Ecology, Management and Restoration of Great Basin Meadow Ecosystems
Topics and EcosystemsTopics:
Ecology, Management and Restoration of Riparian Ecosystems
In the central Great Basin, meadow complexes, or areas with shallow water tables that are dominated largely by grasses and carices, are at especially high risk of degradation. They often occur in hydrologic and geomorphic settings that are susceptible to stream incision. Stream incision usually results in a drop in the base level for groundwater discharge and, consequently, deeper water tables. Because riparian vegetation depends on elevated water tables, major changes in the structure and composition of meadow ecosystems are occurring. For example, encroachment of upland shrubs and trees has resulted in a net loss of meadow vegetation. This project is examining (1) the factors affecting the sensitivity or, conversely, resistance of streams and their associated meadow complexes to stream incision, and (2) the underlying geomorphic, hydrologic and biotic processes related to meadow degradation. It is using this process based understanding to develop management and treatment options for these important ecosystems. Focal areas of the project include:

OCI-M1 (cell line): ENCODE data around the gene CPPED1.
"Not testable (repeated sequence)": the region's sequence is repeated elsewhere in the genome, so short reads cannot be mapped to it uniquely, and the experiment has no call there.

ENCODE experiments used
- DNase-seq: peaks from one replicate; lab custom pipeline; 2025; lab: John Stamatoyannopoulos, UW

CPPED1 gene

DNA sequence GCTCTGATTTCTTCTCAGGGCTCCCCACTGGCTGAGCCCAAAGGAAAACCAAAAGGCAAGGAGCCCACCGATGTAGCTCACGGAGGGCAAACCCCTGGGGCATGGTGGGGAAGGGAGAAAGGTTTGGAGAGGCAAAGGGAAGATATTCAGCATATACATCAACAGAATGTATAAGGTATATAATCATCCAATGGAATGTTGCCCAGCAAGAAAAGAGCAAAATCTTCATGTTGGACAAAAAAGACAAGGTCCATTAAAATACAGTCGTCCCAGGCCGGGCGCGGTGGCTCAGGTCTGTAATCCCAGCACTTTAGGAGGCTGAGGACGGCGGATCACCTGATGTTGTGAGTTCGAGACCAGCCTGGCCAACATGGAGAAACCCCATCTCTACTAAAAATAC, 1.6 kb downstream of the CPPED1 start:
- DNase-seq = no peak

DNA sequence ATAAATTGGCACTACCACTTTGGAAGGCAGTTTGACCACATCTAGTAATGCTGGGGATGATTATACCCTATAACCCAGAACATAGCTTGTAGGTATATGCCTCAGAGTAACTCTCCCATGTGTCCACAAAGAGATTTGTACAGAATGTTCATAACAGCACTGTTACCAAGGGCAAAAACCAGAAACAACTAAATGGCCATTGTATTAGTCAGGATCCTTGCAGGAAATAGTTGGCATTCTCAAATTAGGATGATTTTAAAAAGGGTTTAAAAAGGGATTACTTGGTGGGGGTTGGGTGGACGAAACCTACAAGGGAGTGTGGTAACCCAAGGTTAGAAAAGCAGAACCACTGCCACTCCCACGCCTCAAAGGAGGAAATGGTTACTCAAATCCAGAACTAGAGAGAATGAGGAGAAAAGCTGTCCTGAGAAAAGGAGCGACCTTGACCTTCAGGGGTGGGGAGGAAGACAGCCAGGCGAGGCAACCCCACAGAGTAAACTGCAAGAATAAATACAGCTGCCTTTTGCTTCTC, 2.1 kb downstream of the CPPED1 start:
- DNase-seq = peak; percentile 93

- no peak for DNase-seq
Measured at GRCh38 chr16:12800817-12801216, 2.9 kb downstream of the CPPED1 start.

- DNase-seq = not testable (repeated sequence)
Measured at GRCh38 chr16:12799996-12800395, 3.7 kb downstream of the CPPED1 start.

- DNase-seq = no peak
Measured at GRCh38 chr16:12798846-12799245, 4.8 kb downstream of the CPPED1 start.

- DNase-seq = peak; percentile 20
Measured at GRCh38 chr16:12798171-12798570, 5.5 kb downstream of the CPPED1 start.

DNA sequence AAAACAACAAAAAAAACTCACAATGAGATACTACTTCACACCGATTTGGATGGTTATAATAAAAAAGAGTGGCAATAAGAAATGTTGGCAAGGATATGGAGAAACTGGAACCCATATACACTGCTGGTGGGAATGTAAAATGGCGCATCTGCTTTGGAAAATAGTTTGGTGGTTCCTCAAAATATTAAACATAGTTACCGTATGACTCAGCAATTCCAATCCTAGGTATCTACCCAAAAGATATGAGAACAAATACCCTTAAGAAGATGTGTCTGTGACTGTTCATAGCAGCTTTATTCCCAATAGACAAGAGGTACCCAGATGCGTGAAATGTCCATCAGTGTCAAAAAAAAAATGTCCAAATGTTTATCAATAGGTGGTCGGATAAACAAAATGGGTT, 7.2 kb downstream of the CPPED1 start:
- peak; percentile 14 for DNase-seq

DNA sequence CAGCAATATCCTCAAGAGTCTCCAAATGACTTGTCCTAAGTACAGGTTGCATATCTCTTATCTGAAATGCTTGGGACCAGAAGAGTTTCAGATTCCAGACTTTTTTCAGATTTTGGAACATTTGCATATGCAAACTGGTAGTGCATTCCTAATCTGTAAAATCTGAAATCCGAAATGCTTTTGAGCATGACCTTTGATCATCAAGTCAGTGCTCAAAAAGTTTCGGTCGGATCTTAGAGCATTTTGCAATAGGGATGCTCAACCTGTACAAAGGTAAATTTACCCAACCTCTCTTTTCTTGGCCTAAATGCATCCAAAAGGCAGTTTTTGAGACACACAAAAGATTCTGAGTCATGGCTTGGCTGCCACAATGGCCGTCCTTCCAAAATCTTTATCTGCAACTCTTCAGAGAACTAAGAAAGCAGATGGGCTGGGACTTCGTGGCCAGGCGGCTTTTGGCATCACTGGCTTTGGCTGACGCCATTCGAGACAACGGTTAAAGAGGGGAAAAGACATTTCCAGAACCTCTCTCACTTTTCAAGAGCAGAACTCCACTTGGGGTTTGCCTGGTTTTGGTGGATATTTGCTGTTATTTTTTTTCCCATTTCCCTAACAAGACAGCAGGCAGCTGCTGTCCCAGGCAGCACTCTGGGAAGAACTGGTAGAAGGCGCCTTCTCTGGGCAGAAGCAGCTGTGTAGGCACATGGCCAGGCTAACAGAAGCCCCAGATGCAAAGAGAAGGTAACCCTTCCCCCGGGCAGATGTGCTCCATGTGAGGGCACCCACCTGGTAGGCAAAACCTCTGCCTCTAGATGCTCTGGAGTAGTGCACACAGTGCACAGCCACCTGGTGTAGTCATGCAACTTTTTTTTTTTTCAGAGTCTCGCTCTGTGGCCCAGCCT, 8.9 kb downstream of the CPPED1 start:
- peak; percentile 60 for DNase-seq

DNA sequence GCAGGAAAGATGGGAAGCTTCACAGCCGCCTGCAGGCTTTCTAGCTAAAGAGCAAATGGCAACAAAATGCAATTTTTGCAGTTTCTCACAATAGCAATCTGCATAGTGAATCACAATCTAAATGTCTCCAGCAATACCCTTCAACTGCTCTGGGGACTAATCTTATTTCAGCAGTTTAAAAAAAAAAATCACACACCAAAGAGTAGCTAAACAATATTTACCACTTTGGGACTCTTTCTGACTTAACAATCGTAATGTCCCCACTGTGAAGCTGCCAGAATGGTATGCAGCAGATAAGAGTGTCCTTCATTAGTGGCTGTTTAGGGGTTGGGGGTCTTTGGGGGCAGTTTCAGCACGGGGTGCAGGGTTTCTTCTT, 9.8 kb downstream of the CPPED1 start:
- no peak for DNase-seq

- evaluate the geomorphic and hydrologic controls on Great Basin meadow complexes;
- examine the geomorphic, hydrologic and vegetation processes that affect watershed and meadow sustainability;
- provide information on the factors needed to evaluate sensitivity to disturbance for both watersheds and meadow complexes;
- evaluate the value of biodiversity indicators for aquatic and terrestrial macro-invertebrates for evaluating restoration outcomes and ecological conditions of meadows and their associated stream systems;
- develop a characterization of meadow complexes that exist within central Great Basin watersheds based on watershed and valley segment/reach scale attributes;
- provide methods for maintaining or restoring the stream systems and vegetation communities associated with riparian meadows.
A US Forest Service, General Technical Report that details each of these areas is in press and several manuscripts are in process. A data archive on several project components is available at http://www.fs.fed.us/rm/data_archive/.
|Chambers, Jeanne C||Research Ecologist||775-784-5329|